Whether you’re buying your first home, your next investment property or even renewing your mortgage, Canada’s mortgage stress test is a necessary step to complete before you’re able to get qualified for a mortgage. However, this isn’t your run of the mill test you have to study for: it’s a gauge of your finances created by the Canadian government to determine if you can pay off your mortgage, if interest rates were to rise.
And while it’s been around for years, many Canadians have no idea what it is or understand how it works.
The simplest way to explain the stress test is seeing it as an assessment to determine your ability to pay your mortgage. Being a homeowner comes with very high costs over an extended period of time. The government wants to protect you to ensure you don’t default, even in times of sudden financial stress or changes, like losing your job, interest rate increases, a financial emergency, etc. Ultimately, you’re proving that your finances are able to handle this long-term commitment based on the minimum qualifying rate.
When you apply for a mortgage, your lender will determine if you pass the stress test by using a higher rate than your approved rate, against your finances. This higher rate is also referred to as the mortgage qualifying rate. This rate is standardized by the Office of the Superintendent of Financial Institutions (OSFI), who sets out this rate based on the average 5-year fixed rates across the big banks in the country.
This tends to result in being able to borrow a smaller sum of money so lenders have higher certainty and security that you can repay it all.
It’s important to understand that the mortgage qualifying rate isn’t a real rate you’ll see on your mortgage documents: it’s an inflated, hypothetical rate that’s created to lower the amount of the mortgage you qualify for and create added lending security for mortgage brokers and banks.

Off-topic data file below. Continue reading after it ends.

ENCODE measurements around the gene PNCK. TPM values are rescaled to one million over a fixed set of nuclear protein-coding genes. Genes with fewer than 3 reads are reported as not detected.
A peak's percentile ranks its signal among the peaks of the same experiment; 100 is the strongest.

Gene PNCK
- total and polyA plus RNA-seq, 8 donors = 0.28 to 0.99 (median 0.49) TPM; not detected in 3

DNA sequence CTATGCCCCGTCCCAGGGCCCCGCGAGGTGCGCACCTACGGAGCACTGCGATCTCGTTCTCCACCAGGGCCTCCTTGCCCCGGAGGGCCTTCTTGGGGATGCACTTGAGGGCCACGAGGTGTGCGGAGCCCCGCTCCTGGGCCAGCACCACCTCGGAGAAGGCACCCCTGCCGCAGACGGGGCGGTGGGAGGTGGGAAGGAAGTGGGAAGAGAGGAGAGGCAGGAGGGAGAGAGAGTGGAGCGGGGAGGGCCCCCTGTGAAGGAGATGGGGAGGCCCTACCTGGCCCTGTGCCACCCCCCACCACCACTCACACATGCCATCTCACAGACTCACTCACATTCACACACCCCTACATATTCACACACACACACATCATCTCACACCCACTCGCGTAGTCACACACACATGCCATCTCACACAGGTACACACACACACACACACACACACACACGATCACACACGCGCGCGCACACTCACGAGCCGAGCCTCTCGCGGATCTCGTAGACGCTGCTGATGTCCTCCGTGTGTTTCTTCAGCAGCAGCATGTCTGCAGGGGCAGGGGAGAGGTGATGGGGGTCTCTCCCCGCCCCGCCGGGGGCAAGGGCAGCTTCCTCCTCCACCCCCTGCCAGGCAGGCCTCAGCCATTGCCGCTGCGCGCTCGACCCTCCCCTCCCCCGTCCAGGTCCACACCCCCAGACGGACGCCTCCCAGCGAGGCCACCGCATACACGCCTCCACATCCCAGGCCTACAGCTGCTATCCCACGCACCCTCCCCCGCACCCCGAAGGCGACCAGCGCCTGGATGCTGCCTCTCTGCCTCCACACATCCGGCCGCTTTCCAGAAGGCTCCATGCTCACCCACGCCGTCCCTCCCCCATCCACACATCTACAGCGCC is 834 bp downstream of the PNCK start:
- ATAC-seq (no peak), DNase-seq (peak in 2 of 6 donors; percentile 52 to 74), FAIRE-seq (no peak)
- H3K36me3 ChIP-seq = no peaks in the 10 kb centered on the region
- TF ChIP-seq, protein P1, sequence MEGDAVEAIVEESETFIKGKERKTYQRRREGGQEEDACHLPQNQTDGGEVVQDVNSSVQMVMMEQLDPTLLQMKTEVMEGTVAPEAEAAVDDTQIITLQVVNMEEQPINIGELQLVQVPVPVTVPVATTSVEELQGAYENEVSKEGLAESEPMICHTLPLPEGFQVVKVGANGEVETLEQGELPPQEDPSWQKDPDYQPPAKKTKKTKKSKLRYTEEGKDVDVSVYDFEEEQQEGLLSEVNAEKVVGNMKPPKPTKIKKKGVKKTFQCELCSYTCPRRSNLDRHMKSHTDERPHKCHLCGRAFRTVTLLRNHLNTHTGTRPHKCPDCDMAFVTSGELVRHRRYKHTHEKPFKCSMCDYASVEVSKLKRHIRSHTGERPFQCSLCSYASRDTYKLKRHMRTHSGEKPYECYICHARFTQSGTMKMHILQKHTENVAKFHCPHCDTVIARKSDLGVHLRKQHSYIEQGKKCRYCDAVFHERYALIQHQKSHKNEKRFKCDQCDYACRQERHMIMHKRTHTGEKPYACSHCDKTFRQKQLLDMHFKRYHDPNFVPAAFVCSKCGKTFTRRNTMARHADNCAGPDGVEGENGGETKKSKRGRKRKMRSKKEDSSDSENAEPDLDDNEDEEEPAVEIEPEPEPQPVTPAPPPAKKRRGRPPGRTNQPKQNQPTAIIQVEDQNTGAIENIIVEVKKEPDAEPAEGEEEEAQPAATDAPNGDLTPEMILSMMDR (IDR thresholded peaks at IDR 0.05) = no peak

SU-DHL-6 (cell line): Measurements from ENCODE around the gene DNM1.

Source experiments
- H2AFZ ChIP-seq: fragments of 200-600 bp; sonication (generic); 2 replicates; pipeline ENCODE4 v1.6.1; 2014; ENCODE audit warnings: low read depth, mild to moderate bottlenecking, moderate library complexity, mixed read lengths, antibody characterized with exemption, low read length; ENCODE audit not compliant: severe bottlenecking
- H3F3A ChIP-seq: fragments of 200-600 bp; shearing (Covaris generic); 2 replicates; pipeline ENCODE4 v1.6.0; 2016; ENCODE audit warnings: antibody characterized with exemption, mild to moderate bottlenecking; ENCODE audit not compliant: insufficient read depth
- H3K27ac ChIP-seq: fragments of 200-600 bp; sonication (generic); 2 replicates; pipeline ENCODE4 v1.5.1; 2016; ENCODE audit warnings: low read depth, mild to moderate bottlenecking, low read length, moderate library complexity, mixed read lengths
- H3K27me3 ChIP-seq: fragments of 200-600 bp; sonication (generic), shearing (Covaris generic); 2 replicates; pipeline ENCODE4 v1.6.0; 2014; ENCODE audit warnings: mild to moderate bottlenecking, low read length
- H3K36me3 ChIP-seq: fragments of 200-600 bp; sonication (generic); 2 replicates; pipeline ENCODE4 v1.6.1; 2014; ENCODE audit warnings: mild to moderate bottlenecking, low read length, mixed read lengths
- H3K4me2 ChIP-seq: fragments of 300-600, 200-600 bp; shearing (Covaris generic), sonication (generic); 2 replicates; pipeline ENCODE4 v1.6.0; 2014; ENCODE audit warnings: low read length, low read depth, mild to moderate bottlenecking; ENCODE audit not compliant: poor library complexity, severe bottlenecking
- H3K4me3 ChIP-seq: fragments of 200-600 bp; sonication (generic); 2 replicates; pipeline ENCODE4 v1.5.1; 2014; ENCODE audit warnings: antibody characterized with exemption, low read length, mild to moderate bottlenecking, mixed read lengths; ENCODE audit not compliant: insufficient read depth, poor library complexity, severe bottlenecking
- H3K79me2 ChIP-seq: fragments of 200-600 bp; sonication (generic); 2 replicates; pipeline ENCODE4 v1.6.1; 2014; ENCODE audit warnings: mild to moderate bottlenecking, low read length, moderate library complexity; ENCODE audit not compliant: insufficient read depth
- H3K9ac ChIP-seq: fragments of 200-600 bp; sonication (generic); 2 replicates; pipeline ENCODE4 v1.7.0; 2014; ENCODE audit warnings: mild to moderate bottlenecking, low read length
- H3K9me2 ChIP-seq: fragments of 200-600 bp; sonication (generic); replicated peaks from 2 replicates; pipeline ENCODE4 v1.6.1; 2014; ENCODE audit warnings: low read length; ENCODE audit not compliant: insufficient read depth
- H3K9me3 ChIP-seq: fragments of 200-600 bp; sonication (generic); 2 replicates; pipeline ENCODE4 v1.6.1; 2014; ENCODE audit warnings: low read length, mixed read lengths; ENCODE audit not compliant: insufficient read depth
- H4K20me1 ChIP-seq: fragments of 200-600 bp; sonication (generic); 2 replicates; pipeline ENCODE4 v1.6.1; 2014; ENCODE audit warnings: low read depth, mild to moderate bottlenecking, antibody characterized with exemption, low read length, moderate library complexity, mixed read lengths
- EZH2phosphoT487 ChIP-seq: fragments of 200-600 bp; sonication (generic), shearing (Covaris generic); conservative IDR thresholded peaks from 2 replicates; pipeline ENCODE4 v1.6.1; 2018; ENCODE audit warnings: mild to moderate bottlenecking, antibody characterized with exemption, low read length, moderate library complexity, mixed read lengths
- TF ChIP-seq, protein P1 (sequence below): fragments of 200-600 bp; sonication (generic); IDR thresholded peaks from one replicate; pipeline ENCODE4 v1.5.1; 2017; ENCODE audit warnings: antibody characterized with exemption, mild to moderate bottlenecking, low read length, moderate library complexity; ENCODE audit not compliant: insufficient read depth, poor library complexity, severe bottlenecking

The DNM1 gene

For example, say you have a 4% fixed rate approval, the stress test will measure your finances against a 6% qualifying rate.
If you have a 2% variable rate approval, the test will benchmark you against a 5.25% rate.
For example: Let’s say you wanted to borrow $400,000 at a rate of 1.78%. You would have to prove you can afford a mortgage payment of about $2,385 per month (which is an interest rate of 5.25%), even though your actual monthly mortgage payment of $1,650 (with your actual offered interest rate of 1.78%) would be a lot lower.
Understandably, the stress test can put limitations on borrowing for many aspiring homeowners. So you may be wondering, is there a way around it? The answer is no. The Canadian stress test is a requirement for mortgage lending at major financial institutions.
If you’re worried about passing the stress test, you may want to consider getting a co-borrower or guarantor to help with the approval process.
With rising interest rates and Canadian mortgage regulations changing, the stress test may seem more intimidating than ever. But it doesn’t have to be.
Being prepared with a financial plan to save more money for a downpayment and increase your earnings can lift the weight of the stress test. And using a mortgage calculator can help you benchmark the stress test in advance before applying for your mortgage approval.
And if one-on-one time with a mortgage advisor is the next step in your journey to home ownership, feel free to connect with one of Pine’s mortgage advisors for any questions you might have about your finances or how to get approved.